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trigger finger why is my finger stuck

Why is My Finger Stuck?

by Shelia M. Tenny, OTR/L, CHTLeave a Comment

Our hands are some of the most complex and delicate structures of our body. If your fingers have ever gotten “stuck,” know this could be caused by two conditions: Dupuytren’s Contracture or Trigger Finger. These conditions can often be confused for one another. Continue reading to learn more about these conditions, their symptoms along with treatment options.

Dupuytren’s Contracture

Dupuytren’s contracture is a condition that usually develops over years. It is caused by abnormal thickening of the layer of connective tissue under the skin of the palm, initially forming a knot. Over time, this creates a thick cord that can pull one or more fingers into a bent forward position.1

Symptoms of Dupuytren’s Contracture:2

  • A firm lump of tissue in palm, that can wrinkle the skin
  • Not being able to lay hand flat
  • Fingers pulled forward toward the palm
  • May affect both hands

Treatments for Dupuytren’s contracture:2

  • An orthosis brace can be made to prevent triggering, correct alignment and provide support
  • Surgery to remove tight tissue and cords
  • Enzyme and needle treatments are also used to divide or break down the cords in order to straighten the bent finger

Trigger Finger

The scientific name for trigger finger is stenosing tenosynovitis, meaning narrowing of the pulley, or band, that surrounds the tendons that flex the finger. When the pulley in a finger becomes too thick, it prevents the tendon from easily gliding through. When you try to straighten the finger, the tendon catches into a bent position called a “trigger,” or it can even become stuck down in a bent position.

Symptoms of trigger finger:3

  • Pain or sensitivity to pressure on the palm of the hand, at the level of the big knuckles
  • Catching or popping feeling, when the finger bends or straightens
  • Limited finger movement, when the finger gets stuck in a bent position or won’t bend at all

It is time to see seek help if your finger joint is hot and inflamed, if you have stiffness, or pain in the finger joint, or if you cannot straighten or bend a finger.4

Treatments for trigger finger:4

  • Hand therapy using instrument/tool assisted soft tissue manipulation
  • A hand therapist can make an orthosis to prevent triggering
  • Changing activities or making modifications to avoid triggering
  • Injections or surgery to release the tight bands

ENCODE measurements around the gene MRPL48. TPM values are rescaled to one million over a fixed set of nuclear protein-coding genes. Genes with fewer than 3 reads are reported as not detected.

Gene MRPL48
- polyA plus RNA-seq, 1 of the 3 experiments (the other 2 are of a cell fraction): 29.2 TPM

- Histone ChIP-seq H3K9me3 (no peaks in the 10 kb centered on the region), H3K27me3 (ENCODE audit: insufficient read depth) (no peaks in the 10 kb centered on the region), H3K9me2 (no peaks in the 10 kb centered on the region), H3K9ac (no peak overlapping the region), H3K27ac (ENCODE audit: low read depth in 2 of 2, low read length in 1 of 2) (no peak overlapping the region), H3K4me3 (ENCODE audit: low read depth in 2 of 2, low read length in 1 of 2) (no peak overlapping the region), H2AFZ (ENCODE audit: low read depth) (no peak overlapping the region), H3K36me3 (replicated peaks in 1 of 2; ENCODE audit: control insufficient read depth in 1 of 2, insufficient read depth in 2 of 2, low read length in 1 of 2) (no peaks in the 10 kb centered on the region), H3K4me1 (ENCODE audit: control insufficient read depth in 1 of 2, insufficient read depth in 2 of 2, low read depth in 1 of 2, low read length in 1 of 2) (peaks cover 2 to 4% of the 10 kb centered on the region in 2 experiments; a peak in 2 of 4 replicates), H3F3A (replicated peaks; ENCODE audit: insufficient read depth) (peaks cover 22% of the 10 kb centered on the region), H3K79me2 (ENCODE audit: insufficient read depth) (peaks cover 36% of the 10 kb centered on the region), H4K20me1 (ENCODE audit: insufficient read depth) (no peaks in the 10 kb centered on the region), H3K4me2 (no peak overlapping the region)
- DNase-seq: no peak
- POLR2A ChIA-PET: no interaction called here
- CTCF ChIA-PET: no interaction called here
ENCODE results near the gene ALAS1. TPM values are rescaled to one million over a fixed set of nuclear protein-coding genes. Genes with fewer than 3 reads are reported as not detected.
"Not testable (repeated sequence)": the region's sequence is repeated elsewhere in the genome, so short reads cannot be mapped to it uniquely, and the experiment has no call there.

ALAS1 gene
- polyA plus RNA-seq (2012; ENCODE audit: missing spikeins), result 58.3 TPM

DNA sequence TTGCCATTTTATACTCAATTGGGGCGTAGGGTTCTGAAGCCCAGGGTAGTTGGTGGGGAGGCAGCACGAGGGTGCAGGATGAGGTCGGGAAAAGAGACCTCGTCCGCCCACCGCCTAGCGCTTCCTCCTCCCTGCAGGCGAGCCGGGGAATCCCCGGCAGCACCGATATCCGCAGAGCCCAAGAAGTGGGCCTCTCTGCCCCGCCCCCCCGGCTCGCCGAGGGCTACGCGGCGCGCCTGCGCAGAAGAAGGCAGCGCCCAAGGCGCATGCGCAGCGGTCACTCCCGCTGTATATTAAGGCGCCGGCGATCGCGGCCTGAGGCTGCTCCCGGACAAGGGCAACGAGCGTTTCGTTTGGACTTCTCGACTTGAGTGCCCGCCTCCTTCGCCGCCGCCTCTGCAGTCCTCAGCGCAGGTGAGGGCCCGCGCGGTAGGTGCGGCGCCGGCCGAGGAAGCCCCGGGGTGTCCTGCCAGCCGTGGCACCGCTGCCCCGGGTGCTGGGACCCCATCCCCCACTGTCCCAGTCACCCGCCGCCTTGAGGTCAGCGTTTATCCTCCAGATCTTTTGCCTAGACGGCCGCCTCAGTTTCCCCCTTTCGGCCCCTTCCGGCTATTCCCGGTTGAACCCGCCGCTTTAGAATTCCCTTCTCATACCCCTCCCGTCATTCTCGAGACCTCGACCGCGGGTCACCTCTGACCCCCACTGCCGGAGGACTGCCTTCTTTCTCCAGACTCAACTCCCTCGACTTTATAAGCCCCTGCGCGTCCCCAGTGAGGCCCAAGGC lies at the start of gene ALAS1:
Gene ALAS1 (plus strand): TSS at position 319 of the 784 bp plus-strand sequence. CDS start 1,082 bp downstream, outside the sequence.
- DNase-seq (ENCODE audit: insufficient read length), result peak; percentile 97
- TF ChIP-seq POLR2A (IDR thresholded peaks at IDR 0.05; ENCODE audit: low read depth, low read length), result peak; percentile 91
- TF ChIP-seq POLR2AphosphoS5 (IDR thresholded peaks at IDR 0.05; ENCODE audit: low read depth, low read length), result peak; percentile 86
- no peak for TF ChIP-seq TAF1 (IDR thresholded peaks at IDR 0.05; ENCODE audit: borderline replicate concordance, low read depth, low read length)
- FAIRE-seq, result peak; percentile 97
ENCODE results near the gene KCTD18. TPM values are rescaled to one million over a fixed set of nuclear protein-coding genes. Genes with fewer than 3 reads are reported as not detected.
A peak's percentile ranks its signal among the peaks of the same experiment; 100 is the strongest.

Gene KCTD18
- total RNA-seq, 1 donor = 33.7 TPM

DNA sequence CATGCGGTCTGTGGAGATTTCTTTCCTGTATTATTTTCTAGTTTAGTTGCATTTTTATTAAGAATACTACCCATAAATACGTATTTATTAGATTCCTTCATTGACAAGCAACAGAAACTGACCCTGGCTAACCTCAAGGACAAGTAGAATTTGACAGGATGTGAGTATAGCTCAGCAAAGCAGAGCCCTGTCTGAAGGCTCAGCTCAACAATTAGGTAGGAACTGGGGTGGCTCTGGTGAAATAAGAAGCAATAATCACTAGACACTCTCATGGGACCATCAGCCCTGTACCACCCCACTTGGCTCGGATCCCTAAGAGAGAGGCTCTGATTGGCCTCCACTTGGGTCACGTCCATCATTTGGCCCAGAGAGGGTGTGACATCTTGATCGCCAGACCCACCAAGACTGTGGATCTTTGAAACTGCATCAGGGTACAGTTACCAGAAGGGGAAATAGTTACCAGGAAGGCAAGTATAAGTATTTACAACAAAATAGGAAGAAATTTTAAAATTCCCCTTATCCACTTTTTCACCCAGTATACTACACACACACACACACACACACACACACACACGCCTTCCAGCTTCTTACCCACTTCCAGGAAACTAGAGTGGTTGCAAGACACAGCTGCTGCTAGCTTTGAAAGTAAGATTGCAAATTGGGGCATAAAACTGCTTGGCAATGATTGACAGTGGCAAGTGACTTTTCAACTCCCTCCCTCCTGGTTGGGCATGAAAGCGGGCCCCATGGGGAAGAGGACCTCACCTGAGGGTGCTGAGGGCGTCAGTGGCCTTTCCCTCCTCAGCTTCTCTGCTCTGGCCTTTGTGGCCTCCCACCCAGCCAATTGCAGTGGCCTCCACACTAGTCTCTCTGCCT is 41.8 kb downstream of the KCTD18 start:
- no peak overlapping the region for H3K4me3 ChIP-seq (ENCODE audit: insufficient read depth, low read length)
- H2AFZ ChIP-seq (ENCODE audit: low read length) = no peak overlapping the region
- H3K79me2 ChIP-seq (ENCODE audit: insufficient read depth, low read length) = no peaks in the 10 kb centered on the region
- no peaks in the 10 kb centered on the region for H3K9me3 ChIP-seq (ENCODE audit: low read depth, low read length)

If symptoms from either condition continue to worsen over time or if you’re unable to perform your daily activities, it’s time to seek help from a hand therapist. Hand therapy can help ease symptoms of both and is also beneficial after surgery. Post-surgery hand therapy can help to restore hand function, perform wound care on surgical site, treatment of scar to avoid a raised or thickened scar, and orthosis fabrication to facilitate optimal positioning after surgery to prevent deformity.

Get started with an Athletico hand therapist, free assessments are available in-clinic and virtually through our telehealth platform.

Request a Free Assessment

Physical therapy is usually the thing you are told to do after medication, x-rays or surgery. The best way to fix your pain is to start where you normally finish – with physical therapy at Athletico. Schedule a free assessment in-clinic or virtually through a secure online video chat where our team can assess your pain and provide recommended treatment options.

The Athletico blog is an educational resource written by Athletico employees. Athletico bloggers are licensed professionals who abide by the code of ethics outlined by their respective professional associations. The content published in blog posts represents the opinion of the individual author based on their expertise and experience. The content provided in this blog is for informational purposes only, does not constitute medical advice and should not be relied on for making personal health decisions.

1. Illinois, O. C. (2019). Trigger Finger vs. Dupuytren’s Contracture. Retrieved from Orthopaedic Center of Southern Illinois:,medication%20or%20injection%20of%20cortisone.
2. Medicine, J. H. (2020). Dupuytren’s Contracture. Retrieved from John Hopkins Medicine:
3. ASSH. (2015). Trigger Finger. Retrieved from The American Society for Surgery of the Hand:
4. Staff, M. C. (2017, October 24). Trigger Finger. Retrieved from Mayo Clinic:

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About the Author:
Shelia Tenny is an Occupational Therapist and Certified Hand Therapist. She is passionate about helping those with hand, wrist, elbow, and shoulder pain, including arthritis, sprains, strains, fractures, tendon, and nerve injuries. Sheila has certifications in ergonomic assessments in the workplace and ASTYM, which uses specialized handheld tools to manipulate soft tissue to facilitate healing and tissue regeneration.

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